We met up with Kelley from Armagh City, Banbridge and Craigavon Borough Council, and Brian and Aubrey from All Out Trekking/Disability Sport NI, to see how the trails compared on 4 wheels. They told us the background of the project and gave us a quick safety briefing before we got buckled in safely.

We put on our helmets, gloves and goggles and made it out into the courtyard in one piece, albeit very slowly and not at all smoothly. It was time to practice the basics of moving forwards, backwards and turning. The Quadrix’ are really light and easy to manoeuvre without having to make lots of effort. The rider can swap between forwards and backwards by flicking a switch on the handlebars and there is also the option to use a joystick instead of handlebars to manoeuvre through the trails.

Once we had the basics, we moved onto a skills course designed to mimic what would be on the trails. This can be altered and changed to suit the type of group and the guides are very patient allowing as much time as needed to learn the skills. In this section we practiced breaking suddenly, going around sharper corners and more challenging reversing.

We headed to the trails with our guide, Brian, who is amazing, and made sure that we were prepared for what we would find on the sections of the trail. We formed a single file line and headed in the forest. Compared to being on a mountain bike, you are much lower to the ground, so you get a slightly different experience and you feel like you’re in a tunnel of greenery around you. The trails are well suited to support the width of the Quadrix’ and it offers the same amount of adrenaline going around.  We stopped regularly and tested out two trails with lots of different elements such as berms, downhill sections and small steep bumps that added some extra fun to the ride.

Gosford Forest Park is a stunning location with a variety of different trails and shared paths. Through one section of the trail you can ride past Gosford Castle which recently featured in some episodes of Game of Thrones.

You really feel the fresh air on your face as you zip about and it’s an invigorating burst of activity for anyone who may have mobility issues seeking an exciting and fun day out. The ability to go around the same trails as everyone else makes it feel very inclusive and means that if there is a group of mixed abilities, the Quadrix can go along the single track with other mountain bikers; perfect for families or community groups. All Out Trekking can also be used by non-disabled members of the public if there is a mixed group or if you fancy a more leisurly trundle around the walking trails and paths, without just as much adrenaline,  there are Terrainhoppers available too. They can be seen in the video below.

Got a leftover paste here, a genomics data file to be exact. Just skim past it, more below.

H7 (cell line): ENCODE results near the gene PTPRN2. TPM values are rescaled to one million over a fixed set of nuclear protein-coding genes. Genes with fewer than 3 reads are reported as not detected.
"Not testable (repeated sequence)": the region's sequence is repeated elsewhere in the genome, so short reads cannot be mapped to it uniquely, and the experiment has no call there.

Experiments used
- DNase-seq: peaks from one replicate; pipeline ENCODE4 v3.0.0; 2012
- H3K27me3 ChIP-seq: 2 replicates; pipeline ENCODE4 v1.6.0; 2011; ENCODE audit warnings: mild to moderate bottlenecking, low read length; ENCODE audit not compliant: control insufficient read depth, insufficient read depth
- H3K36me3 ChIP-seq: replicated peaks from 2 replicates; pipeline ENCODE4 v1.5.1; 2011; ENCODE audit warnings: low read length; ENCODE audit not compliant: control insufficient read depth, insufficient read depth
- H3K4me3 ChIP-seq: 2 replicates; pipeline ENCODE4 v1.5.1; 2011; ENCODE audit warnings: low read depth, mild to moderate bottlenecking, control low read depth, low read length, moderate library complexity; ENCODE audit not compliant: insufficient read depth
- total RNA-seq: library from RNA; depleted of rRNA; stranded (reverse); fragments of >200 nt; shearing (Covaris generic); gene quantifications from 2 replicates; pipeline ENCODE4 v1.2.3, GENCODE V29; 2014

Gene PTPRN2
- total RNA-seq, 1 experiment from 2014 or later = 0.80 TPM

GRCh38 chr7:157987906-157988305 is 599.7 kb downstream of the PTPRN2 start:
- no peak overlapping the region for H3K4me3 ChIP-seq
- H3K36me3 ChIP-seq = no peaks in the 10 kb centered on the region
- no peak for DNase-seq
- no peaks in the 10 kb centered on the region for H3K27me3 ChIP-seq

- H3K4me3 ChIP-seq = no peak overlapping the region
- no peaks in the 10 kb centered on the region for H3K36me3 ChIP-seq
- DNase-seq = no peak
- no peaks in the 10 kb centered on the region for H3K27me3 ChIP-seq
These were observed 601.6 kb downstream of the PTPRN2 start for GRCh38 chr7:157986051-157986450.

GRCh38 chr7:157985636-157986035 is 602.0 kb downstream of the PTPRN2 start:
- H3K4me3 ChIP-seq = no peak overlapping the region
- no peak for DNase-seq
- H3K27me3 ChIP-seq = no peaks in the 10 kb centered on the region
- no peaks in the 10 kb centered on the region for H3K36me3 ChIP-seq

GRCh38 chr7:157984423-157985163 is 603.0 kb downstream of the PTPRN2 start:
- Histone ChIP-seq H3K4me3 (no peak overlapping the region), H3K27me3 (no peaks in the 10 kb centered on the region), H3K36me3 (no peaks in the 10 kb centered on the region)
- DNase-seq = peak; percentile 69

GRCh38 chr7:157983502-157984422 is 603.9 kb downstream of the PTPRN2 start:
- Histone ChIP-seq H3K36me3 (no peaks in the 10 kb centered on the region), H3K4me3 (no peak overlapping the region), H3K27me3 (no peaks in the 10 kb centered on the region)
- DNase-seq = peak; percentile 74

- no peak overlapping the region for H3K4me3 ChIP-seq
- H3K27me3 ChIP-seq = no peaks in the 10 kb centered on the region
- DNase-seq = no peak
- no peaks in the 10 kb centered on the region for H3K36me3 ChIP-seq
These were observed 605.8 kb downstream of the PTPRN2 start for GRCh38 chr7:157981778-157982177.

See how the pros do it in the official advert:

 

All Out Trekking bookings will reopen in 2020. Sessions are approximately 1.5 hours long. To find out more about All Out Trekking and to book please email allouttrekking@dsni.co.uk or call 028 9046 9925.

For more information please visit: https://www.dsni.co.uk/community-sport/key-community-projects/all-out-trekking

Kerry Kirkpatrick
Kerry Kirkpatrick  Assistant Marketing and Events Officer

A true North Coast water baby, happiest when on the beach.

The Trails and Tribulations of a First Time Mountain Biker

Posted on August 29, 2019 @ 3:03 PM in CyclingMountainbiking

Disclaimer: No employees were harmed in the making of this blog. Do try the stunts (not at home) but at a trail centre near you.

As a new member to the team at MountainBikeNI, it was only a matter of time before I would have to get out and experience mountain biking for myself. Boldly claiming “I’ll give it a go! Why not?”, my colleague Ethan and I set out to test the trails, and my nerves, at Blessingbourne Estate.


What to expect when you have no clue what to expect?

Blessingbourne was the first official MTB trail centre in Northern Ireland, dating back to 2013. It is ideal for all level of riders and ages, boasting a pump track, 4km of blue trails and 8km of red trails, making it an ideal location for those starting out on the blues or challenging the more experienced riders on the harder red trails. It was an obvious choice for my first time.